August has been all over the place and there are so many posts that I need to make chronicling some of the adventures that I’ve had, including a three-day trip to San Diego with my family, but let’s start with a few hours that I spent at the recently renovated Echo Park Lake.
Even though I have been working practically next to Echo Park since last November, this was the first time that I have actually decided to visit the lake. I had a few hours to kill between meetings at work so I stopped by Tribal Cafe on Temple to get an amazing roast beef and crispy shallot panini and then continued on to the park to eat lunch lakeside.
After two years of rehabilitation, supported by funding from Proposition O, Echo Park Lake reopened earlier this year with more sustainable features to keep the lake clean and people-friendly. The lake was a man-made creation that was built in the 1860s to act as a reservoir, though the area around the reservoir was further renovated to become a public park in 1892. Fun fact: Echo Park got its name when a landscape architect heard an echo across the arroyo where the park was eventually developed.
I decided to take a walk around the lake after I ate my panini and I learned quite a bit of information through several signboards around the park. Here are some of the ones that I found especially interesting:
- The fountain at the center of the lake was installed for the Los Angeles 1984 Olympic games. I’ve been reading a lot lately about how mega-events helped create new urban structures for the cities that they are hosted in and I got particularly excited when I came across this example.
- The Lady of the Lake statue (aka Nuestra Reina de Los Angeles) was designed by Ada May Sharpless. It stands on the original peninsula that it stood on when it was first erected in 1934.
- Aimee Semple McPherson, the founder of the International Church of the Foursquare Gospel (no relation to the social networking website), is believed to have planted the first lotuses in the lake in the 1920s, after importing the flowers from China. There are now annual lotus festivals every July to coincide with the blooming of the flowers.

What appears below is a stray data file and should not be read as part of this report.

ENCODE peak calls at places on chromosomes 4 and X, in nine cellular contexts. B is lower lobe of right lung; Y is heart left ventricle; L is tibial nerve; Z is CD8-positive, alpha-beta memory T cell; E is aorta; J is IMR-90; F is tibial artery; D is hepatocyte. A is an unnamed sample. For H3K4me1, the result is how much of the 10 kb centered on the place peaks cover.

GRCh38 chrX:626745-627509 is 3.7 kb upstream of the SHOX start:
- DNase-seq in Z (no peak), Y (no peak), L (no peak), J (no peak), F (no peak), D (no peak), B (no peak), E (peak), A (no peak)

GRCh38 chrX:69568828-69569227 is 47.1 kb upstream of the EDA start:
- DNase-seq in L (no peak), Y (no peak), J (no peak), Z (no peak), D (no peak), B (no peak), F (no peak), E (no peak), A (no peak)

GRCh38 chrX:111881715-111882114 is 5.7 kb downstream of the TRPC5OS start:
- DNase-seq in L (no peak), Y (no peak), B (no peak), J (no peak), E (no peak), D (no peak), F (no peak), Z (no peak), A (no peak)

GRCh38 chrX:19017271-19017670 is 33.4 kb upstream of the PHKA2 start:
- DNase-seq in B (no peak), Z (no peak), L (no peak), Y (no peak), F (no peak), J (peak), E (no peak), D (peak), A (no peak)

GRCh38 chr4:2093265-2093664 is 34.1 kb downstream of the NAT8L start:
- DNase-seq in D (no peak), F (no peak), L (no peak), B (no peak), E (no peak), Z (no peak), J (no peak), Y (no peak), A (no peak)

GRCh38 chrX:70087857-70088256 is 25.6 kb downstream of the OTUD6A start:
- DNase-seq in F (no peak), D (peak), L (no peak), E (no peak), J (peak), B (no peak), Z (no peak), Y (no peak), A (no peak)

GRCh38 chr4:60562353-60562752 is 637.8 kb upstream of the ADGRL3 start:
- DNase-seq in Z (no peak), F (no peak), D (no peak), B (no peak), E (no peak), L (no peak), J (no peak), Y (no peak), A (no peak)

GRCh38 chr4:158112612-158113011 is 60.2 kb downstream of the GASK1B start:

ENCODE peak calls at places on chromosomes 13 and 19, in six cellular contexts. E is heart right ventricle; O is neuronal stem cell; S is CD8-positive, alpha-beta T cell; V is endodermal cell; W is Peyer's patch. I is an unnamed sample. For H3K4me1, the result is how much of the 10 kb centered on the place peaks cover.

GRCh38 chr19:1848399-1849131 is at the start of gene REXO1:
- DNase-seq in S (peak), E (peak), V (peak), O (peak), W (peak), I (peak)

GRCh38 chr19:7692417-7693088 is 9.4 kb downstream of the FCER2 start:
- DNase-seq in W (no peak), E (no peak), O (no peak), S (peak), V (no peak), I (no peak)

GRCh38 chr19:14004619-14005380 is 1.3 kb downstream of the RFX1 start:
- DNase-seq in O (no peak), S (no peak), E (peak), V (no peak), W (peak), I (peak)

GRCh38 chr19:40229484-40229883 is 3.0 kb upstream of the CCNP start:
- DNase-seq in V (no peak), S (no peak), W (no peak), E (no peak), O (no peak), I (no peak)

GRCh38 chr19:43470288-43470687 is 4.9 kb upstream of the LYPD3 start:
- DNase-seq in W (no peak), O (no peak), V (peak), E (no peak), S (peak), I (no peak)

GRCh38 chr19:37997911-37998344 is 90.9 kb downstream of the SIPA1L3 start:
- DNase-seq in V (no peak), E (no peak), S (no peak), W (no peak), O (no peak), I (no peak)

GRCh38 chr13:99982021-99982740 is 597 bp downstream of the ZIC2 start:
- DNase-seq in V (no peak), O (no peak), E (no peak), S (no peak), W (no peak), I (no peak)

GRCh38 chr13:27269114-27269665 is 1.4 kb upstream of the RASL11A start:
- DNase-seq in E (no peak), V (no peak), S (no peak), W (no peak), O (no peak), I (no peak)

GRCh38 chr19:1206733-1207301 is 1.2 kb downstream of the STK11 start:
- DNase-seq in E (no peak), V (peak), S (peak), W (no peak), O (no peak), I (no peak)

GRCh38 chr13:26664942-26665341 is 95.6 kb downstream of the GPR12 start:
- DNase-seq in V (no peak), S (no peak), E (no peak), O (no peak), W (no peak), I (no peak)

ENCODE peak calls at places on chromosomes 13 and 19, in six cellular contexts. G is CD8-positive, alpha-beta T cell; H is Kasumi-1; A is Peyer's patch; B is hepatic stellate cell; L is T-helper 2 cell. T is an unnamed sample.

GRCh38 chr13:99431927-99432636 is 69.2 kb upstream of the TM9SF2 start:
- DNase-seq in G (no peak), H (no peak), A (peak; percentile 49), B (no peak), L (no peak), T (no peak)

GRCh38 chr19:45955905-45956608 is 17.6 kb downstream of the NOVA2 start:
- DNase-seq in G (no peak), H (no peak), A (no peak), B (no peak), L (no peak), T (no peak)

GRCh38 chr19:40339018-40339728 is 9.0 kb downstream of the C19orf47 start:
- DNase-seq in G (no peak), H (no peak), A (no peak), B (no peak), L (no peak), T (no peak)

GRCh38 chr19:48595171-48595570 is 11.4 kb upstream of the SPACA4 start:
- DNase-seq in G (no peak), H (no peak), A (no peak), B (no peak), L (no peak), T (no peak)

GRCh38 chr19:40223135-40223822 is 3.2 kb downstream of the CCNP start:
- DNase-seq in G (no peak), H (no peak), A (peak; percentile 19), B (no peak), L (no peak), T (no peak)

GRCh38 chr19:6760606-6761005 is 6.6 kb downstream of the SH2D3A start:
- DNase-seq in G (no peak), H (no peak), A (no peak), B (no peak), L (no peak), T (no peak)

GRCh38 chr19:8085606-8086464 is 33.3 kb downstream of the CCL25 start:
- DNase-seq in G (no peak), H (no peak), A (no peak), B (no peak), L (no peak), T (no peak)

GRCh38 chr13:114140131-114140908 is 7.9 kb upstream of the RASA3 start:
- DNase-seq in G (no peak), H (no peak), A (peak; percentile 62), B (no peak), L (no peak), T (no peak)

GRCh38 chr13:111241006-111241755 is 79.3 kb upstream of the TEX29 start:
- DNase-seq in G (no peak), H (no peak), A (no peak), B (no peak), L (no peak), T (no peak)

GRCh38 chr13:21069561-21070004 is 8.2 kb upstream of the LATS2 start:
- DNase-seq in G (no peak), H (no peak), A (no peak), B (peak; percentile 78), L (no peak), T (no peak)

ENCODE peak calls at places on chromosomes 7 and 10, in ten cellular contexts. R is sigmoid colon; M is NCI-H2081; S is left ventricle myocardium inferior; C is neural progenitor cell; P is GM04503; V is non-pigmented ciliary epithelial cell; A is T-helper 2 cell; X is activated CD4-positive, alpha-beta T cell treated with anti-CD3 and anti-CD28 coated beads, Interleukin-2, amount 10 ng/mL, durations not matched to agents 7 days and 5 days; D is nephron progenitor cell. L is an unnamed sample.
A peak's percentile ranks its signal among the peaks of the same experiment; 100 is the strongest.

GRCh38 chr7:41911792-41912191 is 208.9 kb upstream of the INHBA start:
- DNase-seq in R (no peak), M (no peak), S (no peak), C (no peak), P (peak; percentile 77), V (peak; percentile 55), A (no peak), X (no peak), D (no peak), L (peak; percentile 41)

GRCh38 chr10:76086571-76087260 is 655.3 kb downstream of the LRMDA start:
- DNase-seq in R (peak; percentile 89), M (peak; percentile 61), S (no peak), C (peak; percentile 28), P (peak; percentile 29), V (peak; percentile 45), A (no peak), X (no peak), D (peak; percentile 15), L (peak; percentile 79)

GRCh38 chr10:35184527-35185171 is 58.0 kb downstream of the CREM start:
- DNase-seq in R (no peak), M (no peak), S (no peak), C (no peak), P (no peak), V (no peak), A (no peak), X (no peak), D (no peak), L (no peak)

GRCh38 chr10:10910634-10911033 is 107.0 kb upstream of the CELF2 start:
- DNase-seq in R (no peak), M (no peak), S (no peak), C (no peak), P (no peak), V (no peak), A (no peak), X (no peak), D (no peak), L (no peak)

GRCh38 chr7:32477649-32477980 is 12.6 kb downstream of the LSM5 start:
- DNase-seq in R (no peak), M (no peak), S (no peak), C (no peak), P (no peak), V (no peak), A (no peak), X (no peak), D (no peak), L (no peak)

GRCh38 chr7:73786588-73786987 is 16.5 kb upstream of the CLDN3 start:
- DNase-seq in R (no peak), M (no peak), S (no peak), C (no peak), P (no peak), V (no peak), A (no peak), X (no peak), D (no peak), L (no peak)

- Okay, so this following fact wasn’t in any of the signboards, but it just had to be mentioned, especially while we are on the topic of the lotuses. A few years ago, the lotuses began to die and disappear from the lake. It appeared that all hope was lost to retrieve the original plants until the landscape architect was tipped off that there was a man living in Reseda who might have offshoots of the original lake lotuses. Apparently, the man had stolen them from the lake and had been growing them in his own greenhouse for years. The city eventually bought several hundred stalks and replanted them in the lake where they seem to be doing well.
- Some of the changes that occurred from the renovation include wetland plants that filter pollutants, drought-tolerant plants that reduce water use, and porous paving that allows storm water to seep through it to reduce runoff.
I really want to go again when the lotus flowers have bloomed, so this is not the last time I’ll ever visit. Considering that I have more time at work for lunch, I might stop by again sooner than I think. Plus, I also want to rent a pedal boat since this is practically the only place I know that have them.
Even though I have never been to the park prior to the renovation, you can tell that a lot of care and effort was put into making the area thrive again. It’s a little oasis in the big city.